Earlier this summer, I shared with you the top cybersecurity use cases insurers must address as well as steps the National Association of Insurance Commissioners (NAIC) were taking to standardize data security standards throughout the United States.
Insurers are facing a difficult business environment. With low interest rates wreaking havoc on centuries-old business models, many are looking for ways to reinvent themselves. A key way they can accomplish this is through the massive amount of data at their fingertips – including medical files for underwriting; financial account information; real-time information about a consumer’s physical state of being; telematics of how and where consumers are driving; and “fullz” (date of birth, social security number, and bank account information).
While this data could help insurers evolve, it also provides a prime opportunity for hackers to sell this information on the darknet. The problem the insurance industry has is there is no single cybersecurity standard by which they must abide. They must satisfy state-specific laws as well as nationwide privacy and regulatory compliance policies such as HIPAA.
The NAIC recently revised its original draft model law for cybersecurity, which was open for public comment until September 16. Its purpose and intent was to establish industry-wide insurer standards for data security, investigation, and breach notification.
There were five important changes to the latest version of the model law, including:
- Recognition that encryption is a key part of any cybersecurity strategy: There is a “liability carve-out” for insurers who have employed adequate encryption of data. If hackers penetrate their systems and take data, it would not constitute a “data breach” under the terms of the model law.
- Clarity on what “harm or inconvenience” to consumers constitutes: In order to avoid vague class-action suits, the model law defines harm or inconvenience to include identity theft as well as fraudulent transactions on financial accounts rendered unusable, unreadable, or indecipherable.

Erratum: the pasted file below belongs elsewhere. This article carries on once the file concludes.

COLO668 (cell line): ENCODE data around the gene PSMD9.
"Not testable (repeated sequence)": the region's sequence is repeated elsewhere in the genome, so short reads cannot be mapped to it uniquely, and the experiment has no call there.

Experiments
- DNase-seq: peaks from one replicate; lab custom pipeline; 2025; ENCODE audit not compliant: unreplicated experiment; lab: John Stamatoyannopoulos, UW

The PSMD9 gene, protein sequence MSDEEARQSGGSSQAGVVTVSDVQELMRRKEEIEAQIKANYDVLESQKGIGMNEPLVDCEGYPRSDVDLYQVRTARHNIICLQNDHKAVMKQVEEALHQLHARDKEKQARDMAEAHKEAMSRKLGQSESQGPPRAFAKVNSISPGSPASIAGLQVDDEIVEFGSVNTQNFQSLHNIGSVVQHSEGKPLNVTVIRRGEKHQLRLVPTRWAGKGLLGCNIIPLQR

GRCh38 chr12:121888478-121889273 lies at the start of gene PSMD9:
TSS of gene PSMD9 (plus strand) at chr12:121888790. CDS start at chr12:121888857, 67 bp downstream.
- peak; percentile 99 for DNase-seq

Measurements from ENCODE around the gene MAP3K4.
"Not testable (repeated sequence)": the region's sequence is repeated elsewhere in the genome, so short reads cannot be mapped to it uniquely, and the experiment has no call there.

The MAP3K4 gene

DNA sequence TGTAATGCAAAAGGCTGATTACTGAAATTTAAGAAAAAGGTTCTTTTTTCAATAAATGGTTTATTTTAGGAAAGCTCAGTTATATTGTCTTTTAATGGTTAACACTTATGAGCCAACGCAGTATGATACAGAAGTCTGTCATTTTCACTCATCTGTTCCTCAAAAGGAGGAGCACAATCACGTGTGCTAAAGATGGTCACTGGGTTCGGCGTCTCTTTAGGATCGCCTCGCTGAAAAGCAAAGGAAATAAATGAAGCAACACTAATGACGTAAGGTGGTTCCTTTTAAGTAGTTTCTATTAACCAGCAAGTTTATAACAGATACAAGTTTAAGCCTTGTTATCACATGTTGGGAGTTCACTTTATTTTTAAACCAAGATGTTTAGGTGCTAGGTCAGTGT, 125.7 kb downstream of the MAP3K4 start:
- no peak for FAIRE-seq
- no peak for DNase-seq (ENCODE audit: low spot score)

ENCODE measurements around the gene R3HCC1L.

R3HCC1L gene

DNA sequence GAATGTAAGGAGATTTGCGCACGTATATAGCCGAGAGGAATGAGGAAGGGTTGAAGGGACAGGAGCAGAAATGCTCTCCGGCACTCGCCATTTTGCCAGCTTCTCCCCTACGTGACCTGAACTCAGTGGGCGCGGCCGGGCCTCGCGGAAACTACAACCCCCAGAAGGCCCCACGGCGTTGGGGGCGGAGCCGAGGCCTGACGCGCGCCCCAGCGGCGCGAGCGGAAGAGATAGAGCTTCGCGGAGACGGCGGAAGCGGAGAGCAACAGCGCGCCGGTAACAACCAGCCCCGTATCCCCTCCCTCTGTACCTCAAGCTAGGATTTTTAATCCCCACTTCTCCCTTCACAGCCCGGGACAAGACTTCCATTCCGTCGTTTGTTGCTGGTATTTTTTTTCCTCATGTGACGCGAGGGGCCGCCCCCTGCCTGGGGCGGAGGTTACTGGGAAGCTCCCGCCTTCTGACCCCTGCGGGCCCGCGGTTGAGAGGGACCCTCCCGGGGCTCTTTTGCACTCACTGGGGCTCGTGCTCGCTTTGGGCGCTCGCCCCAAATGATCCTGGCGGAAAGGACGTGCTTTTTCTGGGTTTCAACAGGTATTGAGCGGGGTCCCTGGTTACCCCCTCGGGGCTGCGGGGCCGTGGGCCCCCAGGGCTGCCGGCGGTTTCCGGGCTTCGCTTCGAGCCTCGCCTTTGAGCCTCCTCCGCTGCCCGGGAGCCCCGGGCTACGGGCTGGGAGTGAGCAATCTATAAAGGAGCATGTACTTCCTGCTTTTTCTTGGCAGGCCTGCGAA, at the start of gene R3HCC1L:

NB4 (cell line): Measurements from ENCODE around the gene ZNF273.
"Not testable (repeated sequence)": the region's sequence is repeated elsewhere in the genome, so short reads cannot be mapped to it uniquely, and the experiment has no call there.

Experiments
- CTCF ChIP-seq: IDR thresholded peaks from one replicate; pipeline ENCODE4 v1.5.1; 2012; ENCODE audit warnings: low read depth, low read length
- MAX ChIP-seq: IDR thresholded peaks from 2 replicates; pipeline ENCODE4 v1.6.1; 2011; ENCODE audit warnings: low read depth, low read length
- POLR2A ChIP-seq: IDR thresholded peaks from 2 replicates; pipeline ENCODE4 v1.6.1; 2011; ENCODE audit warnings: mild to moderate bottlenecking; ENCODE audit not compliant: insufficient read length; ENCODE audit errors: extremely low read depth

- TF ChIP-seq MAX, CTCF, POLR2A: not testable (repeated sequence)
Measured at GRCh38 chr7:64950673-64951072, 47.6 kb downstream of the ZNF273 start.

- Flexibility for regulators to assess insurers’ specific cybersecurity needs: Not all insurers are created equal. Some are much larger than others, and many specialize in a specific service (e.g. health, life, property and casualty). The revised model provides regulators with flexibility in examining insurers and their cybersecurity programs depending on the size, complexity, scope, and sensitivity of the personal information they store.
- Greater emphasis on what must happen after a data breach: The revised model scrapped an old section that detailed duties of insurers before a data breach occurred, which included duties to notify policyholders of the types of information collected and stored. The latest draft places much greater emphasis on the duties and requirements in notifying vendors, regulators, and consumers after a data breach occurs.
- Increased power to regulators enforcing cybersecurity provisions: The original model law detailed specific penalties, judicial review, and individual remedies. In an attempt to not handcuff regulators from penalizing insurers who fail to meet a reasonable cybersecurity standard, the new model disavows any private right of action and made enforcement actions permissive and within the discretion of the commissioner of the NAIC.
Amidst all these changes, the one section of the original model law concerning insurers most did not change. The first draft stated it did not supersede other state notification laws already in place for a data breach. The revised model law still maintains notification requirements from states supersede the NAIC model law. The result? Insurers have two sets of 50 different standards they need to address.
It is great news that the NAIC is placing greater emphasis and effort on cybersecurity for the insurance industry. However, there are still many issues with insurers having to build a right-sized policy satisfying the specific laws of each state in which they operate as well as all nationwide privacy and compliance laws.
We can help. Be it life and annuity, health, or property and casualty insurers, US Cyber Vault’s team of cybersecurity experts will work with you to craft and execute the assessment, design, and enhancement of your compliance program and regulatory compliance needs. Contact us today for a free proof of concept.
Written by Rob LaMear, CEO, US Cyber Vault
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